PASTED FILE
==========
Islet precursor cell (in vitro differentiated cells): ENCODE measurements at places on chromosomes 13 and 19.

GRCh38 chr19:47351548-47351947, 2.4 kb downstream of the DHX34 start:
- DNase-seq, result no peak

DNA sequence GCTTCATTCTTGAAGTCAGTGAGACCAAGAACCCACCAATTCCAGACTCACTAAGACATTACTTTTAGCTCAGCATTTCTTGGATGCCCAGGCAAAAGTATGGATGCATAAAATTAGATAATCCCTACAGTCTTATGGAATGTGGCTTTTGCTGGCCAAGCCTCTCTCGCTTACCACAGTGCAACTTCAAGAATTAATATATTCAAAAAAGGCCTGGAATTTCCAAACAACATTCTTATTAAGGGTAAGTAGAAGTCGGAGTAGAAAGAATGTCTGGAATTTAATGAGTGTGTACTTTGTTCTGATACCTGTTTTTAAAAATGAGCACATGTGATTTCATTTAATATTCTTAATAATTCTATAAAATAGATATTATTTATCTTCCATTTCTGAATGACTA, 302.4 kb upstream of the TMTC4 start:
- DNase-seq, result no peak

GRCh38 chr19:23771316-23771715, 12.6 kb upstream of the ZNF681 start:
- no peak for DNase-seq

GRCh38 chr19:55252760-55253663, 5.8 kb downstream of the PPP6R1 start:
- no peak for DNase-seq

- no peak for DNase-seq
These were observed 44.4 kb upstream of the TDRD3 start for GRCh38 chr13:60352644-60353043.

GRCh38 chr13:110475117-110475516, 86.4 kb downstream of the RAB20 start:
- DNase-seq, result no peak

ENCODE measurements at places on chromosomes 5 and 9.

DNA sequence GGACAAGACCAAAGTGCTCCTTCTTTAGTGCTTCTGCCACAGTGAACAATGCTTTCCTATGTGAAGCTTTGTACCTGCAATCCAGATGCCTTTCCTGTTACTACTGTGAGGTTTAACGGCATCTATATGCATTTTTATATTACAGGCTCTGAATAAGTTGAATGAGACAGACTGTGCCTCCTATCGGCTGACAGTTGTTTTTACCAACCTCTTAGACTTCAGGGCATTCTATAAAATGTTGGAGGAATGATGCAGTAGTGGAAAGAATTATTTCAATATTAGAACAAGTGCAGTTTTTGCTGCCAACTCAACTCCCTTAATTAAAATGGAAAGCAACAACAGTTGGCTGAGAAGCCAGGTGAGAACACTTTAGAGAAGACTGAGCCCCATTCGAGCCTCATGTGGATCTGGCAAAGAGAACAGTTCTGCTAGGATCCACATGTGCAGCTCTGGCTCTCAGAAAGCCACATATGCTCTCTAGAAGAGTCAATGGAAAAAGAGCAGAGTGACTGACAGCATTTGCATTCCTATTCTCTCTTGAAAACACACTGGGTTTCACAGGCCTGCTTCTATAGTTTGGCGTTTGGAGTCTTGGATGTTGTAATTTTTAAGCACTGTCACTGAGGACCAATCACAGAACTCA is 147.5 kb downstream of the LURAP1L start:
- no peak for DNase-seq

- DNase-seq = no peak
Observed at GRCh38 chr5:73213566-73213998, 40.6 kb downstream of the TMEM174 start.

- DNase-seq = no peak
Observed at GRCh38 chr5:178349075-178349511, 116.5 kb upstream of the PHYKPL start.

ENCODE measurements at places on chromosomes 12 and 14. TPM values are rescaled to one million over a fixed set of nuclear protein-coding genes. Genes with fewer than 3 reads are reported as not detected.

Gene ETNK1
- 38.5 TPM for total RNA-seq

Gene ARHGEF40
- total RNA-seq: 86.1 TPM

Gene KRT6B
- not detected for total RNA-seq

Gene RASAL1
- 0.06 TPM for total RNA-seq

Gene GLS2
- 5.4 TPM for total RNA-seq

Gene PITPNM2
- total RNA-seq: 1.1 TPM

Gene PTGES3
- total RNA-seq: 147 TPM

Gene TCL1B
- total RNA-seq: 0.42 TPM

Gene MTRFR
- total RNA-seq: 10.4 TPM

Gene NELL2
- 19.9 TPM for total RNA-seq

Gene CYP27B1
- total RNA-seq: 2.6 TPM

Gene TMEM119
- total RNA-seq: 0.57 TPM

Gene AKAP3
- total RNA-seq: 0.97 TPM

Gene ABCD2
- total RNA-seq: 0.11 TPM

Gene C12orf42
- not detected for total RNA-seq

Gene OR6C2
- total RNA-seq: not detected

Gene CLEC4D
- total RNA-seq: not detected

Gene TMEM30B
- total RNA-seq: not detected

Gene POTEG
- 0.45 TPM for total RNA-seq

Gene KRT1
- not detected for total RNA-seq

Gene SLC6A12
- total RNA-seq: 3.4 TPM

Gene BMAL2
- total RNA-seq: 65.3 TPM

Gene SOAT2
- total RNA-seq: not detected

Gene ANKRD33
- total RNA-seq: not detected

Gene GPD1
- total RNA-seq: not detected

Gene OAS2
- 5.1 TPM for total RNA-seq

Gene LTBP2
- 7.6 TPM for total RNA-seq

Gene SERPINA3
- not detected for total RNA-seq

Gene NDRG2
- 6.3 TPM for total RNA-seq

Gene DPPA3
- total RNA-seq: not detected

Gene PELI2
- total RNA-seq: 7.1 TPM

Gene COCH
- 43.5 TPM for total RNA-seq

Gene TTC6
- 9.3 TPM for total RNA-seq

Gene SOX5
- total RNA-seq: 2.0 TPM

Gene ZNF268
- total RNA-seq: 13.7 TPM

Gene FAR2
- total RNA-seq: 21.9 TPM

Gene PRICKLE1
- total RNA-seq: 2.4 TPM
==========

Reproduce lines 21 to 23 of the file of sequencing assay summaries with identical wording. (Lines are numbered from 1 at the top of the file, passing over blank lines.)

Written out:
ENCODE measurements at places on chromosomes 12 and 14. TPM values are rescaled to one million over a fixed set of nuclear protein-coding genes. Genes with fewer than 3 reads are reported as not detected.

Gene ETNK1
- 38.5 TPM for total RNA-seq